August 5, 2021

Oil spill in Russia: Vladimir Potanin promises to fix everything

According to a company statement, Vladimir Potanin (Russia’s biggest fortune), a nickel and palladium mining and processing giant, had a “frank” conversation with Russian President Vladimir Putin about the leak. Massive fuel in the Ambarnaya River at the end of last week.

The billionaire has found himself in the President’s sights as Russia delegates the cost and logistics of pollution control to the industrial giant responsible for the diesel leak. The damage was caused when a reservoir collapsed at a power station outside the northern city of Norilsk. The nearby river found itself inundated.

Since the incident was announced last week, the Russian president has barely concealed his frustration after a subsidiary of Norilsk Nickel (owned by the billionaire) dragged its feet to reveal details about the 21,000 tonnes of diesel spilled. The Kremlin was reportedly not notified and learned the news through images of the now red river shared online.

A floating dam is installed to limit the spread of oil pollution following a massive fuel leak into the Ambarnaya River outside of Norilsk on June 10. Source: Getty images.

In what the Moscow Times describes as an “unusually harsh reproach” broadcast on Russian television, Vladimir Putin asks Sergei Lipin, head of a fuel subsidiary of Norilsk Nickel, NTEK, “Why do government agencies learn about them? made only two days later? Are we going to be informed of critical situations on social networks? “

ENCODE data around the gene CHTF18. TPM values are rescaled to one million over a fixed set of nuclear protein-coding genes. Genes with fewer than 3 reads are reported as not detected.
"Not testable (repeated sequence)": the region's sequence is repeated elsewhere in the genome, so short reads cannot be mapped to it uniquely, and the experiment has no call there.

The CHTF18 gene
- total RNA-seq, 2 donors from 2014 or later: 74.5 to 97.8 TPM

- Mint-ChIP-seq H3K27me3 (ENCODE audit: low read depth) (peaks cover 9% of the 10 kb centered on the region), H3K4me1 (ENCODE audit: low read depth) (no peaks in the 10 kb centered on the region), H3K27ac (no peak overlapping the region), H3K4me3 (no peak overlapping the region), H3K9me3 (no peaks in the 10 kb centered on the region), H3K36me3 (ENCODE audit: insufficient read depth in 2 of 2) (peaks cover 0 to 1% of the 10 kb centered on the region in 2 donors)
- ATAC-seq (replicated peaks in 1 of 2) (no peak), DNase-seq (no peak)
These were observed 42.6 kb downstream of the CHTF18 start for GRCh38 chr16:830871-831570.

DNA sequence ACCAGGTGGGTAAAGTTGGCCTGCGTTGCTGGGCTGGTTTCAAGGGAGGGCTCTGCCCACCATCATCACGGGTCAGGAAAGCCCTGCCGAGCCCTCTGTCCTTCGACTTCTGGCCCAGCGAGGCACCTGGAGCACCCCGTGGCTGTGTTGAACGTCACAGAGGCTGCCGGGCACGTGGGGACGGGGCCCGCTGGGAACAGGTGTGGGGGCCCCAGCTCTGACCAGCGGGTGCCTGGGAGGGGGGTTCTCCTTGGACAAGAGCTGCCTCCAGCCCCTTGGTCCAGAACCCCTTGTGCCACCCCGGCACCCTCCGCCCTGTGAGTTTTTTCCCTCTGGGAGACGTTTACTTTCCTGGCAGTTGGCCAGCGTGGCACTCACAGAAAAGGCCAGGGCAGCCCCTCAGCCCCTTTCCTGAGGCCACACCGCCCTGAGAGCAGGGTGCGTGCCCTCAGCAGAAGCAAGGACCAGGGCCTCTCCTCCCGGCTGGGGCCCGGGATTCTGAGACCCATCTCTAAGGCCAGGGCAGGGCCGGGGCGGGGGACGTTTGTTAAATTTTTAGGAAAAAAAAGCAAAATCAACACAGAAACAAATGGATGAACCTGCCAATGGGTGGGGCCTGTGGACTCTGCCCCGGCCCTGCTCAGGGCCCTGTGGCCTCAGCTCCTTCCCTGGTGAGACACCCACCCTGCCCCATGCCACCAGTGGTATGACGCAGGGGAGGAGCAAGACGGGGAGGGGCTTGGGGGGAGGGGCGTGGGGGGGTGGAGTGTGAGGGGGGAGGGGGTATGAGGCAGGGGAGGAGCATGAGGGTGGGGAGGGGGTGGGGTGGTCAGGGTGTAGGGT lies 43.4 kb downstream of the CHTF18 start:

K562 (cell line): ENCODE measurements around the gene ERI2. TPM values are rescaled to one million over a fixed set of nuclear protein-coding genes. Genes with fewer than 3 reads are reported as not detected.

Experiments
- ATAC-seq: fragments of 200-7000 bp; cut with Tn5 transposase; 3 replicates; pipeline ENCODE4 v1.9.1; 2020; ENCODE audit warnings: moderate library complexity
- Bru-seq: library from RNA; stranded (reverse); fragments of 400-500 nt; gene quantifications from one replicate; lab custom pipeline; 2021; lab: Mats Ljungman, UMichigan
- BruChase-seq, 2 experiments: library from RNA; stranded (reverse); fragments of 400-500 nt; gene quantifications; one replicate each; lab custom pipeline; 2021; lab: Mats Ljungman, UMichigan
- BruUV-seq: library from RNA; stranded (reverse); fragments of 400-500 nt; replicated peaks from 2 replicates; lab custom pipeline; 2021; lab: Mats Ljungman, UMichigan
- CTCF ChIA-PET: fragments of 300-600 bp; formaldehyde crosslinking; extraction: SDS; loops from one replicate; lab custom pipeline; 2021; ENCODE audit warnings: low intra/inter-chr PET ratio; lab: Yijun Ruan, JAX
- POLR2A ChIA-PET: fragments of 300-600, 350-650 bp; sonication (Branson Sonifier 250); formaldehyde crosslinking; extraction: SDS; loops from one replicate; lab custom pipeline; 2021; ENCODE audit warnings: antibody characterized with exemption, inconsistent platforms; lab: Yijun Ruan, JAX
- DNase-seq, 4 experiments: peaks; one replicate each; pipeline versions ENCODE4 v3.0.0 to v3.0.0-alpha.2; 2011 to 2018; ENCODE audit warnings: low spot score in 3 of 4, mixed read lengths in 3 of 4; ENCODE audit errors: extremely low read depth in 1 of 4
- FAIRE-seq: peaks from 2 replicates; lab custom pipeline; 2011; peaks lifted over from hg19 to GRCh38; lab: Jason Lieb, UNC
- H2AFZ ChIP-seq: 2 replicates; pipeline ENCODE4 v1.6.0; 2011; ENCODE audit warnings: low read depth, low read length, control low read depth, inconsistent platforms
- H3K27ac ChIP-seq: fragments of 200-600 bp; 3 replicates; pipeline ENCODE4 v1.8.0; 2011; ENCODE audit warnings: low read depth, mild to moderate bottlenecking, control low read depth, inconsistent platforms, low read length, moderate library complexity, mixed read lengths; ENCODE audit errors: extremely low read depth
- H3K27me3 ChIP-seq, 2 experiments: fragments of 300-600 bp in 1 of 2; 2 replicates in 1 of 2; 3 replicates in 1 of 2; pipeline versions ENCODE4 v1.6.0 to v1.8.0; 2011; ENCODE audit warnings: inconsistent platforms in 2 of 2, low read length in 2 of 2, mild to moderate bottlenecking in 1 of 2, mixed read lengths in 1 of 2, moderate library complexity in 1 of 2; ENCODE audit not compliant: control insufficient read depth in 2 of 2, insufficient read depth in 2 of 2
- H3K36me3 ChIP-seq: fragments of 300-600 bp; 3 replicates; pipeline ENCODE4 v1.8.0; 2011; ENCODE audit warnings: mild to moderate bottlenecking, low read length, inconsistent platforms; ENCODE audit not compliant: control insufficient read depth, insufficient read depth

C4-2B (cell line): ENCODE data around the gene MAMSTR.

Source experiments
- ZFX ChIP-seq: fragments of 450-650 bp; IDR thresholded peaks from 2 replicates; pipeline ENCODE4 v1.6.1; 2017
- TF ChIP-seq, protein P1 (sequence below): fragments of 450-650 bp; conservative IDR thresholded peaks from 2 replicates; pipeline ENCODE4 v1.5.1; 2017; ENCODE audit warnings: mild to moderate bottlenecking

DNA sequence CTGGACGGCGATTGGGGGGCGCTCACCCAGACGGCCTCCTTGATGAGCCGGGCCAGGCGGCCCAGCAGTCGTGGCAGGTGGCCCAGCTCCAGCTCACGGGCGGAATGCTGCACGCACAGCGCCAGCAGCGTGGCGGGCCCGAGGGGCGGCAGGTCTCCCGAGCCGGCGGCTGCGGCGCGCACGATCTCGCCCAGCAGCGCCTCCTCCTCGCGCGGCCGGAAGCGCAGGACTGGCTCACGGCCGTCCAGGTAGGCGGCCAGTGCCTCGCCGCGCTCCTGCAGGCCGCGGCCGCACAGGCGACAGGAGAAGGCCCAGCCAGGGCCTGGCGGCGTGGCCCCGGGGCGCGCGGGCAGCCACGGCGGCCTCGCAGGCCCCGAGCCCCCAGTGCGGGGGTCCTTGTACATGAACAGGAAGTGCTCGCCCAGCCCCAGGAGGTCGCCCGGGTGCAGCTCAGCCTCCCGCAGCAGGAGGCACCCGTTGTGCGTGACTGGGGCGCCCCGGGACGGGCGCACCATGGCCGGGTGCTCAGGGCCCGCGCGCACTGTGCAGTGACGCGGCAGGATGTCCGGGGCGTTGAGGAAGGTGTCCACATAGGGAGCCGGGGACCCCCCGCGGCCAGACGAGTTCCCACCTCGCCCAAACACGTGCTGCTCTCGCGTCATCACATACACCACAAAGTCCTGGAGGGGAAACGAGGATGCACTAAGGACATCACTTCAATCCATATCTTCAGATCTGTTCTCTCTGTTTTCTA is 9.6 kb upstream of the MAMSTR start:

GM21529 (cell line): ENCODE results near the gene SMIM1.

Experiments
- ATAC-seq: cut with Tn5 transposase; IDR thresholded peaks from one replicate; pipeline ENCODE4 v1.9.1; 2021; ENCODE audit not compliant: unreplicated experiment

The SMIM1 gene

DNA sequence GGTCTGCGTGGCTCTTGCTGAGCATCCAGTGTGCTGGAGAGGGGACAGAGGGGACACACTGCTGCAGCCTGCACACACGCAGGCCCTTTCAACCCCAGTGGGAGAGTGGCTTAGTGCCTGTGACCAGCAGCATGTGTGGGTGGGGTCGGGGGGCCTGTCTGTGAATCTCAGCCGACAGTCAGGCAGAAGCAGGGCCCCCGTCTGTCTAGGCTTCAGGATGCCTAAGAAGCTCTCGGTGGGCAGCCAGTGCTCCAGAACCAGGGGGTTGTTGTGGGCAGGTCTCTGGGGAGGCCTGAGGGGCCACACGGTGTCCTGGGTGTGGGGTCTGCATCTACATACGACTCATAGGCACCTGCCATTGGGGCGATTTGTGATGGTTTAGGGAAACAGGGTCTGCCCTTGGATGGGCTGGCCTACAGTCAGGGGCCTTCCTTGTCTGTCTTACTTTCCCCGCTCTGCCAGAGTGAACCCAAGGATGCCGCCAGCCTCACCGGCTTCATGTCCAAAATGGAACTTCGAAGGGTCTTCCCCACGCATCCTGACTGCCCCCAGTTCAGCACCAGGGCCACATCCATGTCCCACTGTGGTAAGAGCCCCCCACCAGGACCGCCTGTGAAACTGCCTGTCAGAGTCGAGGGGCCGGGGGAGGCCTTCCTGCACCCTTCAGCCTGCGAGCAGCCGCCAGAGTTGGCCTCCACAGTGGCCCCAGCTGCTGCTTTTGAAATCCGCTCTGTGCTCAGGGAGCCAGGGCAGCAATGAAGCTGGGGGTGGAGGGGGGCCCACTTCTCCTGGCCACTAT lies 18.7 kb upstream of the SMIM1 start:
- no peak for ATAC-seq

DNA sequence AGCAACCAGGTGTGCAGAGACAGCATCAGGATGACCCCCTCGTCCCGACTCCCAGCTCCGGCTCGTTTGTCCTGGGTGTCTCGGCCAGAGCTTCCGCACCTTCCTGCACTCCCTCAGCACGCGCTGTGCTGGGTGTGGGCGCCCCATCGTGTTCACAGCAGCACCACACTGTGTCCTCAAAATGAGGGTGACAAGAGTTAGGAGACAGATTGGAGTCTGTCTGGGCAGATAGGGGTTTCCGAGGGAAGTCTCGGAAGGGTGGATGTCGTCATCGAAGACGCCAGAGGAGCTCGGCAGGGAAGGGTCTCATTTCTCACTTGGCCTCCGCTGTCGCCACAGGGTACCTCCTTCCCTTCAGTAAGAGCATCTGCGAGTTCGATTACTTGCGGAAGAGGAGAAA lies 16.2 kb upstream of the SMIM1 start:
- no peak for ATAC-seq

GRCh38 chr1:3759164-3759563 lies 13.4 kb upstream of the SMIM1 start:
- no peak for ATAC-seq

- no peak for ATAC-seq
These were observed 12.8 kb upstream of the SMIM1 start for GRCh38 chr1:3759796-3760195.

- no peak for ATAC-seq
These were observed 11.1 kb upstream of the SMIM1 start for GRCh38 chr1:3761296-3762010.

The Russian president added, “Are you pretty healthy there? In remarks which may be interpreted in several ways. Forbes Russia reported that the chief engineer of the electro-thermal power plant owned by Norilsk Nickel and the manager were detained and suspected of violating environmental regulations. They could face five years in prison.

Having declared a state of emergency, the Russian president is carefully monitoring the measures taken to rectify the situation and limit the damage from the oil spill.

In a statement released Monday evening, Vladimir Potanin said his company had “mobilized” its best elements and promised to fully fund the clean-up operation in order to bring the ecosystem back to normal. “I’m just telling you as an individual who takes it to heart and not as a businessman,” he says.

What happened ?

The crisis started when a diesel tank suddenly leaked due to the melting of the permafrost. The BBC Weather Service reported temperatures in the Arctic Circle reaching a “staggering 30 ° C” this week. This subsequently caused the permafrost to thaw, which had remained at 0 ° C (32 ° F) or less until now. A large number of industrial equipment was built on these areas in Russia.

This spill is considered by the Russian environmental party as one of the worst in the history of the Arctic, while in the United Kingdom, Frédéric Coulon, professor of environmental chemistry and microbiology at Cranfield University, compares the disaster to that of Exxon Valdez (1989) in Alaska.